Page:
PAGE 18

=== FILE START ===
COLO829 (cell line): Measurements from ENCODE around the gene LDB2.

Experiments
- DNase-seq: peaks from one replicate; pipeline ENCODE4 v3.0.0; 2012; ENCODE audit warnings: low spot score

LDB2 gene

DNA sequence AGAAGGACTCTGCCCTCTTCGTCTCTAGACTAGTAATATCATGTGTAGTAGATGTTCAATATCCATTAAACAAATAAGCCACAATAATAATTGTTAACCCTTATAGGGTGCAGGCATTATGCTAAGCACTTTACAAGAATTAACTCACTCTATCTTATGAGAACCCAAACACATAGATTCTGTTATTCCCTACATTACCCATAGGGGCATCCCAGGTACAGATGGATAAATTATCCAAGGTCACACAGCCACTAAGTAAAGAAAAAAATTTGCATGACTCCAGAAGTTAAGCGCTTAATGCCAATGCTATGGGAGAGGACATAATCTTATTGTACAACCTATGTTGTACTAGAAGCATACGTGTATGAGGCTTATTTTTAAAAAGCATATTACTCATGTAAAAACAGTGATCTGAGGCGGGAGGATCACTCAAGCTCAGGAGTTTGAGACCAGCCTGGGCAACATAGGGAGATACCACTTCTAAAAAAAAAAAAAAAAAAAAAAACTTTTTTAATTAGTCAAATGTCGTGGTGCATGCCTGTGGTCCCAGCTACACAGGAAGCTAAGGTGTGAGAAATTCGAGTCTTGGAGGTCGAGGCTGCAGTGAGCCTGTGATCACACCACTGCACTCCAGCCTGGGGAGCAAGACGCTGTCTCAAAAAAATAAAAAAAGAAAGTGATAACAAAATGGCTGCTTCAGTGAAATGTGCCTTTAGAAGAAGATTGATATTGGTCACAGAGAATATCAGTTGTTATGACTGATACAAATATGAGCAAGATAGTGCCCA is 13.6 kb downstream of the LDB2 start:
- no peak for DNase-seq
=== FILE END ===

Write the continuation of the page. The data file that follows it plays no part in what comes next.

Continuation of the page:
mmmmmmmmmmmmmmmmmmmrmmmmmmmmm ?•!• 18 Hendcnon Home Newt and Bovlder City Newt %fA\ o^N di§esl by Sell Orovi Editon Note: Soap Qpsni Dl§mi •oimiuuriMs prognuni alnd the WMk of Doc 22 throogli Doe. 28. AXt My CUUm: Nina and Cliff were wed. Palmer got out of his wheelchair to walk Nina down the aisle. Natalie was blamed after nuurk burglarized Palmer's mansion. Phoebe caught Nina's bouquet. Coming: A penniless, homeless jobleoa Erica makes a desparate dedaioo. Another World: Felicia and Rachel both confessed strong feelings for Mitch. The jury was still out over Brittany's fate. Mac went to see Roae after finding a bracelet Mitch had given Rachel. The Northwoods Inn became a raging inferno. Coming: M.J.'s mystery man fflaJcM another move. At n* World Turtu: Frannie became more convinced that ahe was on the trail of a secret that might change her life. Seth was concerned about her. Duncan made a breakthrough in the mystery. Coming: Lisa faces some new facts about her life. Capitol: Kelly had an emotional setback. Mark worried that Clarissa might find out more than he wants her to know. Jordy worried that he might be thinking too much about Nicole. Coming: Sam takes action that perplexes Trey and Myma. DaUat: Clayton vowed revenge while Miss Ellie asked her sons to help calm her husband. J.R. got frightening news about B.D. Calhoun. Donna returned to Dallaa with a dedaion about her marriage to Ray. Coming: J.R. takes steps to fight B.D.'s threat. Daja Of Our LIvea: Mitch told Robin that either she sleep with him as man and wife or the marriage was over. Kim asked Neil to help force Emma to reveal where Andrew is: Kayla and Patch exclumged Xmas gifts. Coming: Enuna starts to talk. Falcon Crvat: Lance's attempt to win control of the New Olobe backfired. Melissa demanded that lance move out. Emma brod^t Karlotti home to trace Wayne's spirit. Angela began to suspect banM framed her. Coming: Eouna's feelings for Karlotti grow; Maggie faces danger. Oanoral Hoapltal: Alan was devastated when Jimmy Lee turned up with Charity and Jonah. Lucy learned Buss had no alibi for the night Ted Holmes was killed. Duke agreed to turn state's evidence. Coming: Duke and Anna face a surprise early in the new year. Guiding Light: A new mystery surrounded Dinah's background. Reva came to terms with the changes in her life. Alex had another secret aboutthe nude painting. Coming: India reveals another motive for her actions. Knota Landing: Lilimae found drugs in Olivia's car after the accident, but was able to hide them from the police. Mack was shocked when he learned Anne was alive and well. Gary learned that Jill had been lying to him about Peter. Coming: Peter feels trapped. Loving: Jim and Shana planned to marry outside the church after the Biahop refused to take his case to Rom6. Nick was furious when Trisha refused his gift of a mink coat. Cecilia was upset to learn Steve knew she tore up Triaha's letter. Lottie recalled Eban's threats. Coming: Ava stumbles onto a mystery. Ona LHa To Uva: Tina, overcome by the gas she turned on during her phony suicide attempt, was rushed to the hospital. After firing Clint, Vickie asked Tom to help her run the newspaper. Kate and Cord foimd the treasure on the remains of Devil's Claw which was now owned by Pamela. Coming: Clint's efforts to reconcile with Vickie takes an unexpected turn. Rjan'a Hopm Siobhan told Joe she was prepared to tell Max who he ia. Joe revealed that Max was really Overlord. Lizzie admitted killing Harlan when he tried to sexually assault her after she accused him of killing her mother. Coming: Max begins to suspect Siobhan is hiding something from him. Santa Barbara: Qina was struck by lightining and had a dream that could change her life. A hoUday rift between Eden and Cruz caused new problems for them. Ex-con Gusjiras angry with Caroline for neglecting their daughter Alice. Caroline was afraid Gus would tell Alice who she really is. Coming: Lionel unwittingly causes problems for Caroline. Search For Tomorrow: Lisa was startled to find a doubfe for Travis traveling with her. They both felt attracted to each other. Hogan and Patty were married. Wilma and David reconciled their differences. Bela was overjoyed to learn Sunny was really pregniuit this time. Coming: Jo has some new ideas for the future. The Young A The Reatieea: Paul was eager to run down a possible lead to George although neither the Veteran's Administration or Social Security had records on him. Jack and Brad continued to get on each other's nerves. Coming: Jill's plans to surprise Kay surprise her instead. 1986, McNaught Syndicate In old Scotland, Parliament passed a law torfoidding any ntan to turn down aglrl who proposed to him on Leap Year, under penafty of a MOO fins. .THOUSANDS OF YARDS ON SALE !• HAPPY ^ ENTIRE STOCK CORDUROr ^ ENTIRE STOCK moms ENTIRESTOCK / SWEATSHIRT #A FL££C£ PRINTS '^ ENTIRESTOCK mi usum FABRICS JANUARY 1 Om ENURE 5I0CK PAITERNS SPECIAL GROUP lUFRaANDFUT LACEtlRIMSl SPECIAL GROUP 4I"T054"WIK SCUDS AND PHINTS DRAPERY FABRICS PRINHD DRAPERY REMNANTS i(io'/,conoN rT0S4"WIDE \, / IIMIMWIIH fABRiC PURCHASE ENTIRESTOCK • FLANNEL PRINTS • SLEEPWEAR FUNNEL • • • • • • • • • • • • • • • • • • • • • • • • • • • • • • • • iiniii • REMNANTS! SOUOSl PRINTS 77(5 j ^44 I I YARD I YARD • • • • • nWMMMI CNMSTIUS NOnOliSJiND TRIMS /2OFF MKItMlllliaH l\l uu U h m U v^ SHOPATANYOFTHESELOaTIONSi ll971N.DiCAnfflATW.UKEIEAO l3387&J0NE$ilTSPnilQITN. I2)20LBONA1IUATEA$TEI flE H n782E.FlAMIM0ATUIIDHIU HOURS: MON.-FRI. 9:30-9 SAT. 9:30-6 SUN. 12-5 Thnniday, January 1, 1986 Haaderion Han* Nawt ia4 BavMar air Nawa Ptfa If 'Nevada Historical Society's "This Was Nevadii" series Portends of a dry future, New Year's, 1918 by PhilUp I. Earl Nevada Hiatorlcal Society Publidat Nevadans had good reason to be of good cheer during the holiday •eason in 1918. The Great War had come to an end six weeks earlier and the first soldiers were beginning to return home from basea and training camps around the country. Those citizens who had survived the flu epidemic were particularly grateful for the good fortune wliich had Ipared them and their families, but all was not ^ell in the state. On Nov. 5, six days before the armistice in Europe, Nevada voters approved an initiative prohibition measure outlawing the manufacture, sale, gifting, transportation of or possession of "malt, vinuous or spiritoUs liquors, and other intoxicating drinks, mixtiu-es or prepara* tions." The act filled some thirteen pages in the statute book and gave hope to those Nevadans who had been involved in the crusade against the "Demon Rum," but others had-tiuestions as the holiday season approached. Could liquor purchased prior to the effective date of Dec. 18 be served to guests in the home? Could liquor for personal consumption be kept at home? Could it be carried in a hip flask outside the home? Could housewives purchase, keep and use vanila and lemon extracts containing alcohol? And what about perfume? Could physicians prescribe liquor for medicinal purposes? These questions would be endilessly debated and litigated over the next fifteen years, but most drinkers were taking no chances, stocking up their larders in anticipation of a long dry spell ahead. By Dec. 18, most saloonkeepers had aokl out their reserve stocks and twenty of Reno's Hfty-eight saloons had closed thair doors. Others were renovating to become restaurants, serving only raspberry syrup drinks, coffee, tea and water. The Reno brewing company had come out with "Sierra Beverage," a "near beer" containing lees than one-tenth of one percent alcohol, but Attorney General George Thatcher filed suit on Dec. 18 to test the law and stop production of even that innocuous brew. Although Thatcher was uphekl by the Nevada Supreme Court a few weeks later, the beverage was available over the hoUdays. On Dte. 22. John Swiasig and CM. Donnell were arrested in Reno for can^g hip flasks on the streets. Convicted in Justice Court the next day, they had their attorney bring their cases to District Court on Mypeal. They contended that the Justice of .th Peace had exceeded his authority under the law and that the atate had gone beyond its police powers in allowing the Initiative prohibition act to become la^ Judge George Bartlett disagreed, ruling on Dec. 31 that the act Was constitutional in eyery respect. That evening, a hundred and fifty couples turned out for the Elks Club dance in Reno^ toasting the new year with water, "punchleas punch" and raspberry soda flavored with vanila extract. The Truckee River froze up solid for the fii'st time in ten years on Dec. 30. Several hundred skaters came out that day and Reno's city electrician strung lights along the walls of* the river downtown to facilitate night skating on New Years Eve. Some 3,000 spectactors and skaters were on hand for the informal ice carnival that night, bringing in the New Year with cheers, noisemakers and confetti, but drinking no toasts since word of Bartlett's decision earlier in the day had spread through their ranks. In a manner of speaking, the 1918 holiday was a portend of the future. Communities which had relied upon saloon license fees for revenue were either beginning to consider new sources of funds or making plans to cut services and employees. Indeed, the state itself was due to lose out on liquor excises and fees for dealer permits. State Treasurer Ed Mally projected the deficit at $76,000 annually, an amount which would require a property tax assessment increase of $17,000,000 to make up the shortfall according to Controller George A. Cole. Reports were meanwhile coming in on the first arrests for bootlegging and sale of illegal liquor. Attorneys were smiling to themselves, anticipating a flood of new clients. Many Nevadans wre just plab upset, amongst them an old-timer who was interviewed as follows in the Nevada Miaiag Preea: "This here prohibition may be all right for the weak and wobbly but it don't make no hit with me. Here's Christmas two days off and the town like a graveyard. No sociability, no nothin' Oh yes, sure. I got some in my room, little bit of everything, but what's the fun of sittin' in a hotel room swigging booze? Y' can't even give a swaller to a friend 'thout layin' y'rself open t' bein' pinched. Me, I like to slip one foot 'long the footrail, hook an elbow over the bulge on the front of the bar, and swap yams, especially this time o' the year. Take a fellow with "bout three shots 0' Old Crow or Hermitage undwr his belt an' hell tell y' a lot a' things he never would spill 'thout the aid uv a little Oil a' Joy. An' what's Christmas 'thout Tom and Jerry? J'st answer me that! You'n me's been used to th' conviviality uv a barroom since we cud remember anything. Any he-man wants his liquor, and me, I ain't got no use fer sissies!" Small business wori(sltop sclieduled Opening a new business in today's market requires knowledge in accounting, legal matters, finance, organization and planning before opening the. doors. The Small Business Administration and Clark County Community College are co-sponsoring a pre-business workshop at the Cheyenne Campus, Ja;i. 9, from 9 a.m. to 4:30 p.m. in room 1068. Professionala in law, advertising and accounting will discuss business planning, legal aspects of a business, marketing and advertising, the new tax reform act and small business administration programs. Registration fee for the workshop is $10. Nevada, I remember, I remember. The state where I was bom. That used to be so wringing wet. And is now so forlorn. The pungent sagebrush that 1 knew. Aroma of the pines. That later on were mixed with brew And later still with wines. From the famed old International To the good old Riverside; From the sandy shores of Glenbrook Down to Carson, open wide. From Pioche to Winnemucca, It was heaven, just to think. That it now is really arid And a man can't get a drink. From Bob Preston's down to Drysdale's Clear from Elko to Barooch, The prospector must noW wander Without anything like hooch. Farewell Shades of Palaces and Northerns, And the gulch called Stingaree, And the Idler and the Mohawk, Still they call this country free. I remember down in Goldfield, At the Montesuma when The gang would all foregather, \ And we'd fill 'em up again. Can you see them Bryanizing In the Big Casino? Say! Or count the tongues that hang a foot Down old Moana way? ^ ITemember, I remember, The state where I was born. Where now there is a sacrilege; The kibosh on the corn. -'^Where first I saw the light of day, I hoped my dying breath Would go, but I can't have my way; Who wants to choke to death? Checks totaling more than $14,000 await 10 "iost workers" The United States Department of Labor appealed to the public to help it locate 10 "lost workers" in Nevada so it can give them back paychecks totaling more than $14,000. The department can't deliver the checks because the workers' current addresses are unknown. The money represents back wages the Labor Department recovered on the workers' behalf from Nevada employers who failed to comply with the minimum wage and overtime requirements of the federal Fair Labor Standards Act. The current minimum wage is $3.36 an hour, and the law requires that overtime at the rate of timeand-a-half be paid for all hours worked over 40 in a workweek. Herbert Goldstein, regional head of the Wage-Hour Division here, appealed to the public and the news media to help locate the workers. The problem is these people left their jobs, and left their employers no forwarding addresses, before we could deliver them their back paychecks, Goldstein explained. "These people earned this money, and the Labor Department wants to do everything it can to see that these people get paid." Gokistein said any worker whose name appears on the list below should contact the Labor Department immediately. Workers should write: Guy Guerrero, Wage-Hour Division, United States Depart-^ ment of Labor, 450 Goklen Gate Avenue, room 10353, San Francisco, Calif. 94102. Or, they may telephone (415) 556-3592. Some local members on the list of workers and their former employers follows: The Coachman's Inn, Las Vegas: Edwin C. Bennett, William Malmquist. Imperial Palace Casino, Las Vegas: Clayton Beever, Debra Nicholas Kisner, Yvonne E. Brown Whitson. Kathleen K. BJornson, D.D.S. is pleased to announce the relocation of her office to 2581 N. Qreen Valley Parkway BIdg. A Ste. 408 Henderson, Nevada^ 89018 New offic* hours — Call for appointment 458-2929 ,AIHOtf,Co ^ Announces ^r^ MEMBERSHIP ^ DUIVS For Month of January ieS7 Only •1M MttsHM fes (nirmaily •tM) MIS isl Mentti's 4uei FbR MORE INFORMATION CONTACT: 501 COUNTRY CLUB DR... .HENDERSON, 905-7933 BOULDER lULLS 1303 Darlana Way Boulder City QuM Btnnity, y§t only mlnut§ away from It alll $64,900 to $69,500 For disoount Info, or sppt., Mil (702) 293-7778 Villa Del Prado ^ PHASE 4 r^ SEMI-CUSTOM HOMES PICK BUIR REAITYJ 3 i 4 BEDROOM HOMES MODELS OPEN DAILY NOON TILL 4 P.M. Take Buchsnan to Adams to MODEL... OFFICE 619 OTONO 293-2171 mmm Muai. .Ts HERE WE COME HAWAH One Free Si^tt Up Per Dflcy 7 NIGHTS IN HAWAH F OR % Round trip Airfare via Wide Body Jet including meal and beverage service. Welcome service and flower lei greeting Round trip tranefera between airport and hotel • i *Pree use of Rent-A-Car for 1 day W^ CA5H AND HAWAH DRAWING FEBRUART l5t, 1987 5:30 $200*00" 6:00 Hawaii 6xiQ $200*00 MutI • • PrtMHrt to Win — On* ffkm Pf Porten ^ItMifrt Holiday FMIWS* ^HI-A 9iipeaipiilPiMlPiiiiiP